Kristi-Leigh Gresse. Picture: Supplied
Kristi-Leigh Gresse. Picture: Supplied

Kristi-Leigh Gresse challenges gender and body politics through dance

By Kedibone Modise Time of article published Oct 2, 2021

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Contemporary dance artist Kristi-Leigh Gresse says winning the 2021 Standard Bank Young Artist award in the Dancer category is a great honour for her and the dance fraternity.

Gresse joins a prestigious list of artists who have been recognised since the first SBYA award in 1981, and the alumni of the programme have shaped South Africa’s arts landscape, while also boosting the creative economy over the years.

Each year, the announcement of the recipients is highly anticipated across the country’s arts sector and this year was no different when the big reveal was done early this month.

“When I received the call to inform me that I was a Standard Bank Young Artist for Dance 2021 I was completely speechless. I couldn’t find the words to respond immediately as I was in complete shock and disbelief,” offers the multi-award winning dancer.

“Then when the public announcement happened there was a flood of emotions that I still struggle to put into words.

“I was no longer an anonymous artist keeping her head down and staying focused on her craft but I became a representative for my home KZN (KwaZulu-Natal) and for all the young artists working hard to create a place for themselves and their art in this industry.

Gresse says being crowned this year’s winner of the coveted SBYA is a dream come true.

“This award has been something I aspired to for many years and now to be a part of this incredible lineage is still something that causes me to smile from ear to ear nearly every moment of every day.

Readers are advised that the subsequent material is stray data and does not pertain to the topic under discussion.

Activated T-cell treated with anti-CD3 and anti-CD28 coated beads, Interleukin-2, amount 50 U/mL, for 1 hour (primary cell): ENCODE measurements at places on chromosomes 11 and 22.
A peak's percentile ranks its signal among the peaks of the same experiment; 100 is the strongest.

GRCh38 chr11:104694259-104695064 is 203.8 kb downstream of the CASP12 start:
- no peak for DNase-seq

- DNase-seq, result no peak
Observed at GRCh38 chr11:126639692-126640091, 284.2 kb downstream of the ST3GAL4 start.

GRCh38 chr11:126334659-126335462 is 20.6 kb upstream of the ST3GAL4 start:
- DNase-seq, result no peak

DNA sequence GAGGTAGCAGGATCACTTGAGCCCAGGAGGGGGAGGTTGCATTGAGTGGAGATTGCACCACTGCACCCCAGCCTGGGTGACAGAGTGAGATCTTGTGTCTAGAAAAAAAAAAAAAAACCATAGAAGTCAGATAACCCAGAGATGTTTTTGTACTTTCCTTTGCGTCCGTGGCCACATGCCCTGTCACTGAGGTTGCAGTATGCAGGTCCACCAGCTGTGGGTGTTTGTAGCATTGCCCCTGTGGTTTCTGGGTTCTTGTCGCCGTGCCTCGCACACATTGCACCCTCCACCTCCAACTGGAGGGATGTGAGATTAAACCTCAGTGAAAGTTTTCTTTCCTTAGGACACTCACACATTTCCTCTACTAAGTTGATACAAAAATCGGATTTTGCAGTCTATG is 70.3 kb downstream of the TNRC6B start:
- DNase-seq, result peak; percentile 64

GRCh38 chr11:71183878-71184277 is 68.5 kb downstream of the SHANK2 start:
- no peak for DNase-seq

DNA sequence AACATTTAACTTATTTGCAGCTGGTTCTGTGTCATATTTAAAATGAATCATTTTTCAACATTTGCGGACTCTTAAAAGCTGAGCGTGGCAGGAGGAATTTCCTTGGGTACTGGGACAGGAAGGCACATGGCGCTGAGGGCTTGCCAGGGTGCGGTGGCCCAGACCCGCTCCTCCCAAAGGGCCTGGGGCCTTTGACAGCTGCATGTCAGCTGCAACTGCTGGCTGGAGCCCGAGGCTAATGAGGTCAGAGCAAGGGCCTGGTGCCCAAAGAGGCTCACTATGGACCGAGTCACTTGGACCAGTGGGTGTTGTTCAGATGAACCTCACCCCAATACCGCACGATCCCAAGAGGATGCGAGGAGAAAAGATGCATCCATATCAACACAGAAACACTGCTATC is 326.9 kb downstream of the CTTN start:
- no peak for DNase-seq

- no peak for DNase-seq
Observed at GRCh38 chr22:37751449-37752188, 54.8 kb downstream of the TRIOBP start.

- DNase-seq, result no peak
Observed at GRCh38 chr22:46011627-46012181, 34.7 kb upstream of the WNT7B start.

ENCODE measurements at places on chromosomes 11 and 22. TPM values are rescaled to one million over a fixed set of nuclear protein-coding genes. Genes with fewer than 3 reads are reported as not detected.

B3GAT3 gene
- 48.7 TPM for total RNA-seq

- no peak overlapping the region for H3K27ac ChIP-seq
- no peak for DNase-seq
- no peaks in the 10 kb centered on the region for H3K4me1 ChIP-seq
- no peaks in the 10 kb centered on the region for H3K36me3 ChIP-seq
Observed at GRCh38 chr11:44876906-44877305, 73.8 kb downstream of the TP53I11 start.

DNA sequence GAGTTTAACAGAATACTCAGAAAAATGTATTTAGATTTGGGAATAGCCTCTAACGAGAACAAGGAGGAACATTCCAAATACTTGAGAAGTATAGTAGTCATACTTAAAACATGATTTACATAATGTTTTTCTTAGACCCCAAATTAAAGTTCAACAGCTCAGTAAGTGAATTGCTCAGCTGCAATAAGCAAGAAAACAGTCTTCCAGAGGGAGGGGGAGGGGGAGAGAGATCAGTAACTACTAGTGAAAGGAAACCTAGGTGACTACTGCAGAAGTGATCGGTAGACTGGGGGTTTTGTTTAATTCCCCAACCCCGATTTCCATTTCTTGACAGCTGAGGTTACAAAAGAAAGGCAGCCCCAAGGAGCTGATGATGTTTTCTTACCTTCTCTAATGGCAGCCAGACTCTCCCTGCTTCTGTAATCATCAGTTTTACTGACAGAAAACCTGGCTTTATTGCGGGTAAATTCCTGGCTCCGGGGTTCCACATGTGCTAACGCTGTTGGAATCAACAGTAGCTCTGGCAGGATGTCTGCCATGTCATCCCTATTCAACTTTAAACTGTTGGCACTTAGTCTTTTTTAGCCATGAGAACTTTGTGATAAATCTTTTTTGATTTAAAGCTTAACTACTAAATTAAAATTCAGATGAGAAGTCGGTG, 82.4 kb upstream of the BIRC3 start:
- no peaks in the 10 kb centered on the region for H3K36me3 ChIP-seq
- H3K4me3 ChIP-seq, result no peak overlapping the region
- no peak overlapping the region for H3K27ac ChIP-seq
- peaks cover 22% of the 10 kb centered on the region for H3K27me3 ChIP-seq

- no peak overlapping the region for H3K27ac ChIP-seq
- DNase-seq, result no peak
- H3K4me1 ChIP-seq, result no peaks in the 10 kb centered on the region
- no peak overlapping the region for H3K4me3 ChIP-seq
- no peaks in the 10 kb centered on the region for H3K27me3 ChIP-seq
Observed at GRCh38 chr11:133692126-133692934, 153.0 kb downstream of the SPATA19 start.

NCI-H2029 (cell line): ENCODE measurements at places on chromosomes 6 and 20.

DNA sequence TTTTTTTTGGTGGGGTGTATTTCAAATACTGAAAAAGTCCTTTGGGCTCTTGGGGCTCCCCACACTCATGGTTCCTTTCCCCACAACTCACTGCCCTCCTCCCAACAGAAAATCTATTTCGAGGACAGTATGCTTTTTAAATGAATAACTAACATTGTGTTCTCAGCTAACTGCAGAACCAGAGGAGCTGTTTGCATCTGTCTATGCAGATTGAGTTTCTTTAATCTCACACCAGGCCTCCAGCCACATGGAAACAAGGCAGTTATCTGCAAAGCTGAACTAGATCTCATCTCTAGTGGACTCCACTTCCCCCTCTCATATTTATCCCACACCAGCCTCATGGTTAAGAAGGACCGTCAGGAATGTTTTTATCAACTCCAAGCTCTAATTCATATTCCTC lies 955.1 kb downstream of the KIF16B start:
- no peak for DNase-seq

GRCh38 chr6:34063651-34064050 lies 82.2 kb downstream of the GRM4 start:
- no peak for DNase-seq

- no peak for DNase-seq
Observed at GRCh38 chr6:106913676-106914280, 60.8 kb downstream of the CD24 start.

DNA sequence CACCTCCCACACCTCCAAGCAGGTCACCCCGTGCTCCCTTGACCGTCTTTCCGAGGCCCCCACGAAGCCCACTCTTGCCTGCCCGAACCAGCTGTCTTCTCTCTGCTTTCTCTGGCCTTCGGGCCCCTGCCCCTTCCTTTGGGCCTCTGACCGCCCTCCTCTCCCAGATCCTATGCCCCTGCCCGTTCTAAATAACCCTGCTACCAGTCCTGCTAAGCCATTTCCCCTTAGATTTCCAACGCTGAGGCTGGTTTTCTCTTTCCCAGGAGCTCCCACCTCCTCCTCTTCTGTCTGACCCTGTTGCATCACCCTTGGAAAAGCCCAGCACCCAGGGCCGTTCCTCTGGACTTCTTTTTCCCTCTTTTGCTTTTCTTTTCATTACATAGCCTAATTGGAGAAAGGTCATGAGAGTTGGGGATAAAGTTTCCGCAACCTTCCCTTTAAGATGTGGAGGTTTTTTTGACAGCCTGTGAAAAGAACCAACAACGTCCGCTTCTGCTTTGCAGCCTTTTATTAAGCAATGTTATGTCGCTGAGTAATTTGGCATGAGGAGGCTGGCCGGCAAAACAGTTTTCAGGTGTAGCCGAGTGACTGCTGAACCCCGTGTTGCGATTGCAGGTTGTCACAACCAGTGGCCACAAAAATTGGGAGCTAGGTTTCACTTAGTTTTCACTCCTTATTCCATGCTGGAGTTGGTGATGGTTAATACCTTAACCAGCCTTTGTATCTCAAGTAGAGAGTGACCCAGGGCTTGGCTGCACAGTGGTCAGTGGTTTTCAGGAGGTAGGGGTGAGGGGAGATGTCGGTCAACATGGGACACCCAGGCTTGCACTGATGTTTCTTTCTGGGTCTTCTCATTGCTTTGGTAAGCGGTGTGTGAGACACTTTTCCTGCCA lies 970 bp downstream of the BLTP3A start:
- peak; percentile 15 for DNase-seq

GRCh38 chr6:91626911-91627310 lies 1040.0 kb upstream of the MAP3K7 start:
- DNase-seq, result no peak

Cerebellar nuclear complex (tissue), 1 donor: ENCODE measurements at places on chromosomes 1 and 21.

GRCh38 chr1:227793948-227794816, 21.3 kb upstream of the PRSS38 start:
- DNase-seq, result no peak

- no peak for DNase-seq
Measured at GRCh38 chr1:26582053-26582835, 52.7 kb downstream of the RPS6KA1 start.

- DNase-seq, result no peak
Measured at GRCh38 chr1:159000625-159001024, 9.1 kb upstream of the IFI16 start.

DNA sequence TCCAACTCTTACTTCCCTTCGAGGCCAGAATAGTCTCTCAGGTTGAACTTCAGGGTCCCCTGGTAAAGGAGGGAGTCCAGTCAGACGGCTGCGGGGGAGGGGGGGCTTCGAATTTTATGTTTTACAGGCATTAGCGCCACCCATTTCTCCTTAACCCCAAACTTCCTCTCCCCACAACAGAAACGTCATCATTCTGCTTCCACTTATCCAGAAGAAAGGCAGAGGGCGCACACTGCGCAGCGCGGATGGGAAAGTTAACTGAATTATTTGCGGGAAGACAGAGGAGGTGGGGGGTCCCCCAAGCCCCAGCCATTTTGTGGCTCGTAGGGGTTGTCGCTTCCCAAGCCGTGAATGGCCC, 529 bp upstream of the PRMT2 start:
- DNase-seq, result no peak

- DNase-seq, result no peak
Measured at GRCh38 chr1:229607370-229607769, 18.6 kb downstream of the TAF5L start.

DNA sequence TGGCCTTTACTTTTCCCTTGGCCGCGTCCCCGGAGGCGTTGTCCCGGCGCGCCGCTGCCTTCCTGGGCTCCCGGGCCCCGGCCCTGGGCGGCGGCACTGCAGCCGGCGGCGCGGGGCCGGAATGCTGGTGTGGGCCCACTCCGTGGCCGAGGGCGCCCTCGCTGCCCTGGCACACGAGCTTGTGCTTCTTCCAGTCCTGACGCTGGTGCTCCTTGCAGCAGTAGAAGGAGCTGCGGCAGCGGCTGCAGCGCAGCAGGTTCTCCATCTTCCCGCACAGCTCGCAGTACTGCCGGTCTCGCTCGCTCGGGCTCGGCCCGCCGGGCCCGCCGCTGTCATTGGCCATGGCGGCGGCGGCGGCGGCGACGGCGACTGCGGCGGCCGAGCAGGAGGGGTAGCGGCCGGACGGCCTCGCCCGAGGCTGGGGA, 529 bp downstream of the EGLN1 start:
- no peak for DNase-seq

“I am proud to be a part of this moment in our history and I am honoured to be a part of this year’s incredibly talented and dynamic group of individuals.”

Kristi-Leigh Gresse. Picture: Supplied

She says the prestigious award means further growth and development for her artistic vision and voice.

“It means standing up and becoming a representative for other young artists who are working towards changing the landscape of this industry, to better support and nurture the talent and future of the arts.

“It also means not shying away from the challenges we face both as individuals in this world but also the challenges we face as a collective.

“This award means becoming a part of a brave and bold lineage of artists who have, and are working towards, the growth and recognition of the South African arts industry both locally and internationally.”

Gresse’s works are often centred around gender and body politics. Lately, she’s been exploring notions around identity and how these “notions affect our bodies, how we carry ourselves through everyday life and how we interact” with one another.

“Being a woman I have always felt strongly about using my art as an offering to work through what moments in our lives greatly affect us as women from living a full and content life.

“I can never ignore that the world has a great number of issues that need to be spoken about and desire people to have honest and authentic representation in the arts but I feel I am doing myself and other women a disservice if I choose to shy away from speaking about what I am passionate about.”

Kristi-Leigh Gresse. Picture: Supplied

The KwaZulu-Natal born dancer draws inspiration from a diverse group of industry giants including Akram Khan, Gregory Maqoma, Dada Masilo, Liane Loots, Luyanda Sidiya and Thandazile Sonia Radebe.

“It is not just dancers and choreographers that have influenced my artistic journey. Music, film, books, even everyday life plays a vital role in where and who I draw inspiration from.

“Just as life is a complex network of experience, so too, I believe, should be how and where we draw our inspiration from as artists.”

Gresse has been dancing since the age of four, all thanks to her musically enthusiastic parents.

“My passion for the arts has been in my life before I can remember but the moment when I chose this path as my own was in my first year at university.

“I had started to study Psychology as I didn’t listen to my mother or my instincts when they were telling me to pursue a degree in the arts.

“I ended up taking drama and performance arts as an elective and four years later I graduated with an arts degree and a month later I began my professional career by joining the Playhouse Dance Residency.

“It was at this moment that I knew my passion was no longer just a hobby but the reason I wake up every morning knowing that I am an artist and this is the career path I am meant to take.”

She won a Standard Bank Ovation Gold Award for Sullied at the National Arts Festival in 2018 and went on to win the South East Dance Award at the Brighton Fringe Festival in 2019, before being commissioned to produce a dance screen offering for the digital JOMBA! Festival in 2020.

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